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This article was published on March 19, 2018

This startup wants to fight the crypto energy crisis by turning waste into electricity

This startup wants to fight the crypto energy crisis by turning waste into electricity
Jonathan Keane

Questions still abound about the sustainability of cryptocurrency mining and its impact on energy consumption.

Per figures from Digiconomist, Bitcoin consumes 53.28TWh annually (about as much as Bangladesh consumes in a year) and about 262KWh per transaction. For some context, that could power more than 3,000 US households a year. Ethereum, the world’s second largest cryptocurrency, is a little easier on electricity by comparison but still consumes 15.22TWh a year at 55KWh per transaction on average.

Needless to say, this leaves behind a hefty carbon footprint and casts doubt on the future of cryptocurrency.

This all fits into wider problems that the world faces: a shortfall in energy availability and the scale of waste we produce every day. As a result, the industry is increasingly looking at waste to energy solutions.

4NEW, an energy startup from London, is turning to the blockchain for its own solution for energy purchasing, waste reduction, and offsetting the energy burdens of mining. While there are many startups using blockchain technology for buying and selling energy as an exchange, 4NEW is not an exchange. Rather, it is a producer of energy. It is behind the world’s first waste to energy power plant that has been integrated with the blockchain.

Electricity is intangible but has relied on physical infrastructure for decades. Blockchain, the company claims, provides the technology and infrastructure for transacting energy that can be scaled globally.

4NEW’s blockchain will be used for buying and selling energy that’s generated from waste power plants. This energy can then be sold to the national grid or used for running 4NEW’s cryptocurrency mining rigs on behalf of users.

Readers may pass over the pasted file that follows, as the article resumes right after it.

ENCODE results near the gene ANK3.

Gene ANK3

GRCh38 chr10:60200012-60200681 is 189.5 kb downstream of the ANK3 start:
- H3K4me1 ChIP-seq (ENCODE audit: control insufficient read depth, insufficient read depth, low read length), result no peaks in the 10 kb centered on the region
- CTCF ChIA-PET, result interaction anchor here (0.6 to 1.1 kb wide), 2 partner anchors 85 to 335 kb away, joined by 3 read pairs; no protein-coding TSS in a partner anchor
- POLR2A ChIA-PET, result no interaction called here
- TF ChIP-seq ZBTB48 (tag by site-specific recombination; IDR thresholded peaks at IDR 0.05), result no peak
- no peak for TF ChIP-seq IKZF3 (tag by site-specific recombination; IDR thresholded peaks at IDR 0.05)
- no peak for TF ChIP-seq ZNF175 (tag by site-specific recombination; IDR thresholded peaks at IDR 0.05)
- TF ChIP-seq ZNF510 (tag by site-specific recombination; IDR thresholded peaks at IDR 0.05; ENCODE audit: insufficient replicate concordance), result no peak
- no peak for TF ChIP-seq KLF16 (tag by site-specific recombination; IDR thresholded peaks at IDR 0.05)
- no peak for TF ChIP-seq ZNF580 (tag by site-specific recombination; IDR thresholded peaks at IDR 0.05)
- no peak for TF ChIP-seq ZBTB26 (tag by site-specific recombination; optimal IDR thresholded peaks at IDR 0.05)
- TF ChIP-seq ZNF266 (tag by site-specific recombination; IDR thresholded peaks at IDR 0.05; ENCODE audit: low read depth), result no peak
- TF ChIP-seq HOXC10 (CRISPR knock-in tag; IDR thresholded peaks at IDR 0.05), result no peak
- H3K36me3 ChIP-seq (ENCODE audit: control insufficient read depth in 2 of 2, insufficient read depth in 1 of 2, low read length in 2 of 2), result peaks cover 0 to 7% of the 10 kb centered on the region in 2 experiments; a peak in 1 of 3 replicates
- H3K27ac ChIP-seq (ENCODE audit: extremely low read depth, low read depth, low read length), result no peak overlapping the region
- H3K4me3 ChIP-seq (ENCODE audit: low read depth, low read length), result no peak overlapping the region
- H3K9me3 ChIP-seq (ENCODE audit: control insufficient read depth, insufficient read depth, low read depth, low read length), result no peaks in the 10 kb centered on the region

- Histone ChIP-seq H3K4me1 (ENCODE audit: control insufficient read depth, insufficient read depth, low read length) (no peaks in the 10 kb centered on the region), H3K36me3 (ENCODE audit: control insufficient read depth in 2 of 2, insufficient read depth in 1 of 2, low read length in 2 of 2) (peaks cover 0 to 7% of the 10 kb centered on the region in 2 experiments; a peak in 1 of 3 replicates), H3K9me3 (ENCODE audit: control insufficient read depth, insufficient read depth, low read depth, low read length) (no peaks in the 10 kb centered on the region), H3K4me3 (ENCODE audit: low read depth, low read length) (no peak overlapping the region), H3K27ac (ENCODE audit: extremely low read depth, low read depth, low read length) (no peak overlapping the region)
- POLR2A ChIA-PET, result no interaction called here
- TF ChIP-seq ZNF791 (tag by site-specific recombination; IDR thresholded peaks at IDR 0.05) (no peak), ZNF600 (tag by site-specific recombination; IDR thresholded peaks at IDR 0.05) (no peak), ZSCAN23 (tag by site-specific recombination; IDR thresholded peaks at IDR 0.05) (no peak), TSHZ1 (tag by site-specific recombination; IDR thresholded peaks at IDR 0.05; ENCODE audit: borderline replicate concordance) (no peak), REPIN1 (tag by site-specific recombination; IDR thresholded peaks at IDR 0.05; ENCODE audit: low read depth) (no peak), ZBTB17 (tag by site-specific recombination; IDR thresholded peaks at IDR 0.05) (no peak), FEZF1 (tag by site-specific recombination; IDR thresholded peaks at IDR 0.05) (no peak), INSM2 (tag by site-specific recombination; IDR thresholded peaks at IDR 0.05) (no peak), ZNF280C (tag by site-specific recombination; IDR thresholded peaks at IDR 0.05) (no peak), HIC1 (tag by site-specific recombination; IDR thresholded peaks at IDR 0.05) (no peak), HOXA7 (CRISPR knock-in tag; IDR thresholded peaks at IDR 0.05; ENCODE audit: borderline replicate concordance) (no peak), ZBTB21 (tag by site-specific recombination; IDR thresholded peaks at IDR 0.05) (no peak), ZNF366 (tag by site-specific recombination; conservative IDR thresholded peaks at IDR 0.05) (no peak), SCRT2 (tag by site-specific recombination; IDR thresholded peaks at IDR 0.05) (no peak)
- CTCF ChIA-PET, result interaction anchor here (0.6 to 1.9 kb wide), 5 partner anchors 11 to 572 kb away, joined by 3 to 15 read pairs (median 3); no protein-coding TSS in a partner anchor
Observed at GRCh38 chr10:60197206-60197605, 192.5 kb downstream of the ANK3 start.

Waste to energy

4NEW plans to operate its own power plants for generating energy from waste.

Waste to energy power plants collect waste products and break them down into water and organic materials to generate energy. The waste is broken down through incineration and gasification, which converts the waste material into methane, carbon monoxide, and hydrogen. The company says that this is done in compliance with EU emissions standards.

This energy can then be sold off to the national grid or used to create by-products like fertilizer for sale for additional revenue. This energy can be also applied to mining operations. Typically, energy is sold at $0.15 per kilowatt, remaining relatively stable for years, but 4NEW claims that the growing burden of crypto mining costs could drive this price up.

To counteract that, 4NEW is building its own blockchain-based platform for managing these energy transactions. It will be enabled by 4NEW’s dedicated cryptocurrency, KWATT. It is currently holding an initial coin offering for the new coin.

KWATT coin

According to 4NEW, the KWATT is the first ever cryptocurrency dedicated to energy use that tokenizes electricity.

While the KWATT coins will be used for buying and selling energy, what other purpose will the blockchain serve? It will provide a decentralized ledger that records all energy sales carried out using the cryptocurrency. This provides an audit trail for the amount of energy produced to address any disputes.

The value of the cryptocurrency is pegged to one kilowatt hour of energy, which as mentioned is worth around $0.15. The coin is an ERC20 token based on Ethereum smart contracts.

4NEW’s revenue will be dependent on money made from processing waste and the sale of by-products but the ICO, which has made $41.5 million as of this writing, will fund the initial costs. There will be 300 million coins generated in the ICO. Any unsold coins will be burned.

Beyond that, the coin will allow for the operating of the infrastructure for users that will standardize transaction fees. Long term, the company envisions the KWATT as being the standard for energy and waste transactions.

The company claims that the business model of selling waste collection services and by-products will allow it to break even and thus generate energy for free. The energy generated by 4NEW will either be sold to a national grid or used on behalf of coin holders for mining cryptocurrency.

The pre-sale for the coin kicked off in October of last year with the full ICO going live in January. The sale closes on March 31.

In the second quarter of this year, 4NEW will initiate its first mining rigs at its first power plant. It is using Antminer equipment and rigs will be set up in shipping containers for easy transportation with each container holding about 6,000 miners.

By owning its own plants, 4NEW owns the energy outright unlike other companies that may rely on third parties or intermediaries to access plants. The company plans to have three in total with an output of around one billion kilowatts per annum. The second plant is slated for operation in 2019.